Armijo and Española Police Officer Ernest Saucedo pursued the white truck, but the driver only sped up, traveling north at speeds of over 110 miles per hour in a 35 mile-per-hour zone.
Nearing city limits, the officers stopped pursuing the vehicle, after they watched local traffic pulling up on a sidewalk to avoid a collision.
Central dispatch then received a call from the driver of the white truck, who was identified as Chacon.
Chacon, who was now outside of city limits, said Española Police had been chasing him. He said the pursuit was illegal and that he wanted to speak with New Mexico State Police.
Central dispatch advised County Sheriff’s Deputy Cody Lattin about the chase. Lattin learned of Chacon’s location through GPS–Chacon at that point was near mile marker 6 on State Road 68–and contacted Española Police to inform them that he would try to find Chacon and that he needed to serve Chacon with a temporary restraining order.
Chacon’s wife had filed the restraining order earlier that day.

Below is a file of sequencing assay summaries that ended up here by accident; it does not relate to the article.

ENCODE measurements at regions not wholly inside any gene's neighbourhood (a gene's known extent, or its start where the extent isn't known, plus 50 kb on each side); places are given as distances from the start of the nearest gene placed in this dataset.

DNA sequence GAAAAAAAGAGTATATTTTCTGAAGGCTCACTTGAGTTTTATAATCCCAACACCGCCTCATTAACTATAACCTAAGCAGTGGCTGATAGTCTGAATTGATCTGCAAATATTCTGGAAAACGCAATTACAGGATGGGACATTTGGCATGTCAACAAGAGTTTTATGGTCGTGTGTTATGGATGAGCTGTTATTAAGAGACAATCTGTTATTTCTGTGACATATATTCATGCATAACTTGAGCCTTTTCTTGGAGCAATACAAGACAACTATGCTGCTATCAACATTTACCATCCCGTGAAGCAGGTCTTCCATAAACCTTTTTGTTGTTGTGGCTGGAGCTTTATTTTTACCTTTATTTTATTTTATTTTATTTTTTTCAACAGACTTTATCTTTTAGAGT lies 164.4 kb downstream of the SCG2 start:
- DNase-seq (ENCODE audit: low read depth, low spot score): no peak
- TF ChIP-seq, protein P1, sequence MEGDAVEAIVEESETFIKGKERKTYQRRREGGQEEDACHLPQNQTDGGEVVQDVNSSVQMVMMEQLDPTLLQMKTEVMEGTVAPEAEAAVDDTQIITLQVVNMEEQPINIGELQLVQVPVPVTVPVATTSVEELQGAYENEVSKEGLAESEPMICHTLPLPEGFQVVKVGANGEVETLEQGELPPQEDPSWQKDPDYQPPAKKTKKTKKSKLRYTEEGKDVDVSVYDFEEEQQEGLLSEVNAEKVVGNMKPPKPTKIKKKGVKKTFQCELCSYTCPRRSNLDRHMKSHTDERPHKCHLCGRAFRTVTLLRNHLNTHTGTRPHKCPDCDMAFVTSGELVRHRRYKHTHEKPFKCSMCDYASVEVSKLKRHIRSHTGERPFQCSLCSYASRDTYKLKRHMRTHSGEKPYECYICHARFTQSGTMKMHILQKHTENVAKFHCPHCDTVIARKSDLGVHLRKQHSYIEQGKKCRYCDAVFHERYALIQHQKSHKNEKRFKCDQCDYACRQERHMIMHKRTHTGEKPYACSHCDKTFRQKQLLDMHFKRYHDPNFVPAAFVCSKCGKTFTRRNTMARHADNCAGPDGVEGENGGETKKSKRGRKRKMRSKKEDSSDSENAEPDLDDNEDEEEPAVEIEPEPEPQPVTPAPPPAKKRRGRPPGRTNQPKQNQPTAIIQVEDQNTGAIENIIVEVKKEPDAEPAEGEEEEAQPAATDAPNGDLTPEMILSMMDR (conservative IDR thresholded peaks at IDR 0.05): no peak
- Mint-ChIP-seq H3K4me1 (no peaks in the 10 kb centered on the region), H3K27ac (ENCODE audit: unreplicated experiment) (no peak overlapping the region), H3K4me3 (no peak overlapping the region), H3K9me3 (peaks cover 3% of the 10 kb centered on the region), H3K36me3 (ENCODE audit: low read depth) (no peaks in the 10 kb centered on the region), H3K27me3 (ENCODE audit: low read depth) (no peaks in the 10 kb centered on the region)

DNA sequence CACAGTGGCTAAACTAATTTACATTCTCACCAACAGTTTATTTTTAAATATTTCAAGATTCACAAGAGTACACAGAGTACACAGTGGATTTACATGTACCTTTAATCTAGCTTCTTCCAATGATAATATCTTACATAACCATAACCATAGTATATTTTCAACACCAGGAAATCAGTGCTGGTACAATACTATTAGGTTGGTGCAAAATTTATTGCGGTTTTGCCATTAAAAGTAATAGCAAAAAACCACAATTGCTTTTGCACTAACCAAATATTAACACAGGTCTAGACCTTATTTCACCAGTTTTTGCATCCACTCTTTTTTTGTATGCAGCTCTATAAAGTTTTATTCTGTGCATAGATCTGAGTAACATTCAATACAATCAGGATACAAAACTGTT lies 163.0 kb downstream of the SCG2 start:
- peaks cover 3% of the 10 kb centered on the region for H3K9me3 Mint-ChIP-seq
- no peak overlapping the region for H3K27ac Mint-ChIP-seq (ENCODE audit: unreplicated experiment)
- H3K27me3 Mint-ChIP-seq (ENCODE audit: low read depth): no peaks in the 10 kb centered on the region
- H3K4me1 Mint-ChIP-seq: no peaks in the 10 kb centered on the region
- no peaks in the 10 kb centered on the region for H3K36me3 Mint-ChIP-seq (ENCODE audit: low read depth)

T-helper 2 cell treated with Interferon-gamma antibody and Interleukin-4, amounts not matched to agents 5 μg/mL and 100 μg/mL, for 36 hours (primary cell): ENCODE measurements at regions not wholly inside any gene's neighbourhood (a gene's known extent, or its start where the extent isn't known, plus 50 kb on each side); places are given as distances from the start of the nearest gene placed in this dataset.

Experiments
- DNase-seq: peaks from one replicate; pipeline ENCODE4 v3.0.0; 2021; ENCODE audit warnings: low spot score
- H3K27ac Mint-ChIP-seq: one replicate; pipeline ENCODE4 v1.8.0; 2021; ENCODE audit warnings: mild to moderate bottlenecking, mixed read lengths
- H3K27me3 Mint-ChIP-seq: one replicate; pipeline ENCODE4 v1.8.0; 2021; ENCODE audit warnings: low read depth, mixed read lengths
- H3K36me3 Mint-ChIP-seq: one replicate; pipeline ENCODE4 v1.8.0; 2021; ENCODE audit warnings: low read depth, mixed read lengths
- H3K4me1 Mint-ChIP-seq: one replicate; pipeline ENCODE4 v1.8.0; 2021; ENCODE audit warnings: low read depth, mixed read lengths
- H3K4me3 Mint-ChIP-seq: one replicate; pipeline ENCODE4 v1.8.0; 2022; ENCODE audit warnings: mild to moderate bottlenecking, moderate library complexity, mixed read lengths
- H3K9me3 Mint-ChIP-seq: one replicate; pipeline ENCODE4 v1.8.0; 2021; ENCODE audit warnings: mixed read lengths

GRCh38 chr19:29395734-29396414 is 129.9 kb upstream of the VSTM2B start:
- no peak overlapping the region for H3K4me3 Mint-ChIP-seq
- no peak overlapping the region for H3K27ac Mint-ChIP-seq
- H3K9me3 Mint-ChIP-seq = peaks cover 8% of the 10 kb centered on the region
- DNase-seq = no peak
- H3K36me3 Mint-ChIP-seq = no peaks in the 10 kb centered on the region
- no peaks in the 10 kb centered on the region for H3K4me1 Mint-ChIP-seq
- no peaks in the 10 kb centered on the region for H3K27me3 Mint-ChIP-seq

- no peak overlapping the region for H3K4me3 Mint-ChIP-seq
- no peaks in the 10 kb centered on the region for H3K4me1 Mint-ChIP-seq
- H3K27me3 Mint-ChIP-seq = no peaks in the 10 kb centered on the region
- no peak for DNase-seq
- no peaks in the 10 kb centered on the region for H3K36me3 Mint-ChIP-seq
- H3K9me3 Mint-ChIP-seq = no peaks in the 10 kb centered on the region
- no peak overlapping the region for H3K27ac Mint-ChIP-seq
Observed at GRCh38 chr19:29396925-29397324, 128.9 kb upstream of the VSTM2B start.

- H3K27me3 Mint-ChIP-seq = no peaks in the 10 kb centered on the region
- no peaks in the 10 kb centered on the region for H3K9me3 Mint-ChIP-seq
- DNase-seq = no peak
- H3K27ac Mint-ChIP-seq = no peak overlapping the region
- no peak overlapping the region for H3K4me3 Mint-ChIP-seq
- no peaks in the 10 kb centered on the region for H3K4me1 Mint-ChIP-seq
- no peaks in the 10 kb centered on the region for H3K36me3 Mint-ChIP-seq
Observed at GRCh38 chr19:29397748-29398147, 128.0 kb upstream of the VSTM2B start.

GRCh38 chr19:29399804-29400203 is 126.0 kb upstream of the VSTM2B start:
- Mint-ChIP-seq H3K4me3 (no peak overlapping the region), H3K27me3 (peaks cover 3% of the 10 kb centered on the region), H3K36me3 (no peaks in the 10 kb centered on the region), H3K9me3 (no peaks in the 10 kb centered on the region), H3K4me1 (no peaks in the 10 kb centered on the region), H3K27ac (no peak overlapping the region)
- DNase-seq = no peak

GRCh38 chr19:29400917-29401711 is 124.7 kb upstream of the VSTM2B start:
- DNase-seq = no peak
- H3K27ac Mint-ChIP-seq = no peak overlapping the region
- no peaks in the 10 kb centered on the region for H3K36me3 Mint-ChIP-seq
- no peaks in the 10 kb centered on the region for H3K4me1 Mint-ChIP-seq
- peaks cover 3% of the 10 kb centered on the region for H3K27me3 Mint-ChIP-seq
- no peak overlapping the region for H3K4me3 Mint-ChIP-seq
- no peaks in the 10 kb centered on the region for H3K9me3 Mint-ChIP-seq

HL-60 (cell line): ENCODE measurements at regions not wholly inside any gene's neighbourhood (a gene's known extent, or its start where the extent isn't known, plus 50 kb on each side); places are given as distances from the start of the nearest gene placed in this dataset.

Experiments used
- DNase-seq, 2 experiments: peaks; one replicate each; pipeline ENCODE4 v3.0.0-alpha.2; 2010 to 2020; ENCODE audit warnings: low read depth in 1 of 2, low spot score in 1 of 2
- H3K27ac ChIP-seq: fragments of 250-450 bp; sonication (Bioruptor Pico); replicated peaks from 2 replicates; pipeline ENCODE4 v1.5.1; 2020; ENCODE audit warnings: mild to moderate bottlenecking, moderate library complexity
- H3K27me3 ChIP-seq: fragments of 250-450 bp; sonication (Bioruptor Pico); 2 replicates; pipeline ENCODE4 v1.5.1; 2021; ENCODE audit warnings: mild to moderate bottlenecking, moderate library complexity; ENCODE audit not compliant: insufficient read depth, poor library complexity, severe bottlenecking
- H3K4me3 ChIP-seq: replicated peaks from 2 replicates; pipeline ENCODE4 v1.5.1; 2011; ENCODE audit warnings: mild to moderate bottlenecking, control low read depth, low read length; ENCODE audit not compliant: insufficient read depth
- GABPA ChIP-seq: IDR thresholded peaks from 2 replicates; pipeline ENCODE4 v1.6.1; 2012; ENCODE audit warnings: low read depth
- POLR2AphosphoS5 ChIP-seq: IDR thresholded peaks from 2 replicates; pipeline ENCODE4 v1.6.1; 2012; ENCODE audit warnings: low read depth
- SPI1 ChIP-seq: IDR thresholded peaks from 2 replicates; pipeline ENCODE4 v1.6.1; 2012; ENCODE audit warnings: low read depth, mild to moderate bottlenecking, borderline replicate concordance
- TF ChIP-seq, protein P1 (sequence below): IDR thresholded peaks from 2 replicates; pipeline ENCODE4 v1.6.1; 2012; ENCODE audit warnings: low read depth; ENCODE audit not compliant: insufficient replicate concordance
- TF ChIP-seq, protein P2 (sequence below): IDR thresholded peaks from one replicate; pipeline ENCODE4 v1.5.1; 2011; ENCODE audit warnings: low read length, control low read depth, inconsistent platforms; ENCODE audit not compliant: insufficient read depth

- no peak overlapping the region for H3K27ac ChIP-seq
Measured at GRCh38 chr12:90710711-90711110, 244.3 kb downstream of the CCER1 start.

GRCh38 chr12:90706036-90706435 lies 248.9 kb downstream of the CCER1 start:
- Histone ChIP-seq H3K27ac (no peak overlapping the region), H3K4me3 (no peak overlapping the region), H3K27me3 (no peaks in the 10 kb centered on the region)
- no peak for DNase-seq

On his way, Lattin observed a black SUV, with sirens and lights on, and asked dispatch whether any other emergency was occurring in the area. Dispatch reported that there was no other emergency.
Lattin then watched the driver of the black SUV shut the sirens and off and pull into a parking area off Highway 68. Lattin approached and realized that the driver was Sheriff Lujan.
Lujan told Lattin that Chacon called Lujan to tell him that Española Police were illegally chasing Chacon.
Sheriff Lujan relayed to Officer Lattin his “discontent with city police '' and said that they needed to stop harassing Chacon, according to the affidavit.
Then Lujan received a phone call, which came through the car’s speakers via Bluetooth, and the voice on the other end of the line belonged to Chacon.